Dementia will bring you to tears.
The good news? Tears are good for you.
“Being strong” is part of your job description when you have a loved-one with dementia. But dementia is a long, hard journey, and tears come with the territory no matter how strong you are.
A while back, I stumbled across an article on the internet called “7Good Reasons to Cry Your Eyes Out” by Therese Borchard. It says tears “are like a natural therapy or massage session, but they cost a lot less!”
The writer explains that crying releases toxins from the body and also stimulates the production of endorphins, our natural “feel good” hormones. The article gives credence to the old adage that you’ll feel better after a good cry.
In another online article called “The Miracle of Tears,” writer Jerry Bergman reports that “Suppressing tears increases stress levels, and contributes to diseases aggravated by stress, such as high blood pressure, heart problems, and peptic ulcers.”
In other words, if you don’t let those emotional tears flow every now and then, you increase your risk for all sorts of health problems.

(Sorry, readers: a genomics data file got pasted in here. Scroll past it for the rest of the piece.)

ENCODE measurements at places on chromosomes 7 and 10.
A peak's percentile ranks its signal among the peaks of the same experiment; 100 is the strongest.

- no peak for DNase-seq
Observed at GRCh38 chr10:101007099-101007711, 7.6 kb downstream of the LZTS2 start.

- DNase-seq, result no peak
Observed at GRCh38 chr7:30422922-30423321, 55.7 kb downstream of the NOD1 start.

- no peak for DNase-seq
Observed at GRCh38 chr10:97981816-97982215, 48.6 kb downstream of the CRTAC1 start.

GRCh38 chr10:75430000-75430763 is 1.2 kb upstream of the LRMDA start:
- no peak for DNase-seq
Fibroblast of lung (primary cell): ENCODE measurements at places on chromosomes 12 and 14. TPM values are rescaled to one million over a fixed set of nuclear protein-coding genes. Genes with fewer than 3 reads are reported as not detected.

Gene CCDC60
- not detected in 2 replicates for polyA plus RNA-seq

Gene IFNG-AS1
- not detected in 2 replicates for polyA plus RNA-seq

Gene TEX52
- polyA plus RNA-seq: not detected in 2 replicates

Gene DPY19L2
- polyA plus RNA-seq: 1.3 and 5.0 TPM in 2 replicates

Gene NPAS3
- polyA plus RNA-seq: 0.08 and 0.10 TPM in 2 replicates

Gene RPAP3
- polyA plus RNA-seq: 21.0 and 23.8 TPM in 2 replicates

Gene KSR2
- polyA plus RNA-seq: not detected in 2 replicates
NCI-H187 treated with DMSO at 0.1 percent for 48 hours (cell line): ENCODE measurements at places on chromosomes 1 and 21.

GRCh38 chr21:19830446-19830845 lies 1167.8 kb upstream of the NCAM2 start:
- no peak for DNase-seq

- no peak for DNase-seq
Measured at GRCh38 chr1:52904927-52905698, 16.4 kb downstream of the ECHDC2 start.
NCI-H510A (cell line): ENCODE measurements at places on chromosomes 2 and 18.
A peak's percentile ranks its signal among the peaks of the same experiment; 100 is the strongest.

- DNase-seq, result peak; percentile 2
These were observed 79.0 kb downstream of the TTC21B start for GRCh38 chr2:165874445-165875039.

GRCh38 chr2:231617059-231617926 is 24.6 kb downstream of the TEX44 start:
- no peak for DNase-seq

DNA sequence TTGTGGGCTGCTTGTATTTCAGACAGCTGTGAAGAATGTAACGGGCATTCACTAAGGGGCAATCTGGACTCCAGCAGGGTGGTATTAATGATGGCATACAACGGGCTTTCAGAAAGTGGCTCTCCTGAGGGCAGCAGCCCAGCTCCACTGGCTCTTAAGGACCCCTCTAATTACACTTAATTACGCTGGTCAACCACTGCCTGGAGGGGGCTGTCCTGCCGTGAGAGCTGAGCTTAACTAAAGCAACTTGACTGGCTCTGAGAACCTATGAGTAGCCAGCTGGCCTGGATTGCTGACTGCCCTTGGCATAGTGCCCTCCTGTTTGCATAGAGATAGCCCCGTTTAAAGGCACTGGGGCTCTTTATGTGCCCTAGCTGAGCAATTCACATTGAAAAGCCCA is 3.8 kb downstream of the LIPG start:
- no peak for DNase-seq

So, although I don’t recommend opening the floodgates in front of the person with dementia (He is confused and generally feeling bad enough already!), don’t hold back the tears forever.
If your loved-one lives in a memory care community, I guarantee you the staff there is used to tears and won’t be at all shocked if you “fall apart” in front of them. They may even shed a few tears right along with you.
Otherwise, find a friend or just a private place where you feel safe to let the tears flow. I can’t even begin to tell you how many times I collapsed sobbing in my car after visits with my dad.
During my “breakdowns,” I doubted I could survive another day of my dad’s dementia. But I did survive. And it turns out that allowing those moments of “weakness” actually helped give me strength to endure.
“What soap is for the body, tears are for the soul.” – Jewish Proverb